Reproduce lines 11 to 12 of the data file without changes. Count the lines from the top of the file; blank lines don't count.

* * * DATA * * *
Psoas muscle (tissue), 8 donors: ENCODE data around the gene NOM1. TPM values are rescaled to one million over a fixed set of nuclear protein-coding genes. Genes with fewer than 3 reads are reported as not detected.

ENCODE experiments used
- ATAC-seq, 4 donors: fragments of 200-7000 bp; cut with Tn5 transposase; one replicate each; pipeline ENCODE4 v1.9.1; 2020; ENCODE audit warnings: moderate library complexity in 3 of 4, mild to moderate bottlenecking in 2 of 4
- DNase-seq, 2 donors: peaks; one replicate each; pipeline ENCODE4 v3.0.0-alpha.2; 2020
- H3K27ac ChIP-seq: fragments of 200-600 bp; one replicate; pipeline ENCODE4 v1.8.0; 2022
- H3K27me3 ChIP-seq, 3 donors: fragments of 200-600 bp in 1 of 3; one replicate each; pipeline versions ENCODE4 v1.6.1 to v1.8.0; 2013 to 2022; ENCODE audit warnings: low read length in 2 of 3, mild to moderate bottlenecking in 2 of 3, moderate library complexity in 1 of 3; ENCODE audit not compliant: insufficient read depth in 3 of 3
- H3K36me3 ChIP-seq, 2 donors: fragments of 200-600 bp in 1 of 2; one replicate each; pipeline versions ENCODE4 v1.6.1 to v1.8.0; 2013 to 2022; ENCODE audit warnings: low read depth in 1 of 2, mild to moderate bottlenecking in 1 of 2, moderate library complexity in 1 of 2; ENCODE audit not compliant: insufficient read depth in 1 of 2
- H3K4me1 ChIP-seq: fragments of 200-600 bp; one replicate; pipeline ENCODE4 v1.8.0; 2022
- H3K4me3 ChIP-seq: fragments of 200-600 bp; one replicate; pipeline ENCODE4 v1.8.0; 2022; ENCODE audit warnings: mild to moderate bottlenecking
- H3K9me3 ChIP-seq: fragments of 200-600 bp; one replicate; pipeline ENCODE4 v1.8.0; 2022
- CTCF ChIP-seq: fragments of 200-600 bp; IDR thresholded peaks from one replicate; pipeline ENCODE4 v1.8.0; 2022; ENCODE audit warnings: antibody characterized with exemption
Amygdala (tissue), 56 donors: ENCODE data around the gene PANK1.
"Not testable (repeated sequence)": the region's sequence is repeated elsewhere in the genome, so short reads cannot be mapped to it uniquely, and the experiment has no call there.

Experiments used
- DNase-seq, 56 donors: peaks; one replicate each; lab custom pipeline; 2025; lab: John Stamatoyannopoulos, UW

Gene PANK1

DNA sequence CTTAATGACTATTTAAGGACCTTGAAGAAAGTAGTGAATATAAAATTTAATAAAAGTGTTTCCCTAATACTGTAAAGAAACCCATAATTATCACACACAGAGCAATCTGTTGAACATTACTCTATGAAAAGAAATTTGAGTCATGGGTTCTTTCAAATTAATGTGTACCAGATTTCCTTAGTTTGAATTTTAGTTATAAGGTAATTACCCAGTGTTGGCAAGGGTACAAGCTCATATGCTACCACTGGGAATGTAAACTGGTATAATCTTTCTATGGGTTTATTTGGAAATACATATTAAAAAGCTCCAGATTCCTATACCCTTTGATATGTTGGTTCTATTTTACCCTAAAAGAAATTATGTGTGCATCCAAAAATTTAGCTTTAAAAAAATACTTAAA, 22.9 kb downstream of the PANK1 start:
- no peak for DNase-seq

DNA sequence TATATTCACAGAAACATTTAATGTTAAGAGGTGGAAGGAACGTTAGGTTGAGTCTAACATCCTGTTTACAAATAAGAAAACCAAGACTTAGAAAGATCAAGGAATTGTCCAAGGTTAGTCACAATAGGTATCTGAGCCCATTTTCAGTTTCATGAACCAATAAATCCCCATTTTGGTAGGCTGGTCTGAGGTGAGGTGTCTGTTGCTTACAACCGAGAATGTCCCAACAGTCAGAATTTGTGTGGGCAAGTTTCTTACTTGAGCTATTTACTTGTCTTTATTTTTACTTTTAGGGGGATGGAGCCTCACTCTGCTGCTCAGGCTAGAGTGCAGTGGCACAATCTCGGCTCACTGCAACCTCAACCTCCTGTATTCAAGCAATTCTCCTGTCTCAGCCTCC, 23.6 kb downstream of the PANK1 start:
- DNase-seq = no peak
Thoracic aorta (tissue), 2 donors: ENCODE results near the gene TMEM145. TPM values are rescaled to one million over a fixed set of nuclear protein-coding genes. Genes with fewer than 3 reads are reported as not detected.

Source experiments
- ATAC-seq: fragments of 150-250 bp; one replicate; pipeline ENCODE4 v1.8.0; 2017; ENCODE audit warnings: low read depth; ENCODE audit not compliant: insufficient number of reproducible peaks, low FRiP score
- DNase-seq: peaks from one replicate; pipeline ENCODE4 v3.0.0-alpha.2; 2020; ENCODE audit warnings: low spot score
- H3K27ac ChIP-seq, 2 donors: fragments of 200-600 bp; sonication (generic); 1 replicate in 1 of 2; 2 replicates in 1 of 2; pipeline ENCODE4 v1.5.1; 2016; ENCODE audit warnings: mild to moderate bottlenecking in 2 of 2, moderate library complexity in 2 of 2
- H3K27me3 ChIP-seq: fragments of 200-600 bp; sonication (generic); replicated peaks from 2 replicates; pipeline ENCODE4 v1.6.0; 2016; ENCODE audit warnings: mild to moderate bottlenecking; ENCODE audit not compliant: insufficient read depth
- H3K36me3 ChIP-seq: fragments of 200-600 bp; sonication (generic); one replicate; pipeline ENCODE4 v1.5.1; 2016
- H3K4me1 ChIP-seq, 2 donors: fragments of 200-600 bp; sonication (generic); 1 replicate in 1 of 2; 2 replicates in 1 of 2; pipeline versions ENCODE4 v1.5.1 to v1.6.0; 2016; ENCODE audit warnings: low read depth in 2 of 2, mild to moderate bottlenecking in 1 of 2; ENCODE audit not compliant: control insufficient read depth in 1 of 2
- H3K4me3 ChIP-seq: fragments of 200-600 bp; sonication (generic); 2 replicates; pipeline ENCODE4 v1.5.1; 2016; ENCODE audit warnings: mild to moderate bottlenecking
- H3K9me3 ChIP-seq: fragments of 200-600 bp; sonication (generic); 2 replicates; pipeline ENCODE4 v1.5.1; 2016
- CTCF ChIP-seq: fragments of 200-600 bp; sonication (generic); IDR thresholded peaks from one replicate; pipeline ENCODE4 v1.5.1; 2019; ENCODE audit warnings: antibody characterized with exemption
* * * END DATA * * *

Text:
- CTCF ChIP-seq: fragments of 200-600 bp; IDR thresholded peaks from one replicate; pipeline ENCODE4 v1.8.0; 2022; ENCODE audit warnings: antibody characterized with exemption
Amygdala (tissue), 56 donors: ENCODE data around the gene PANK1.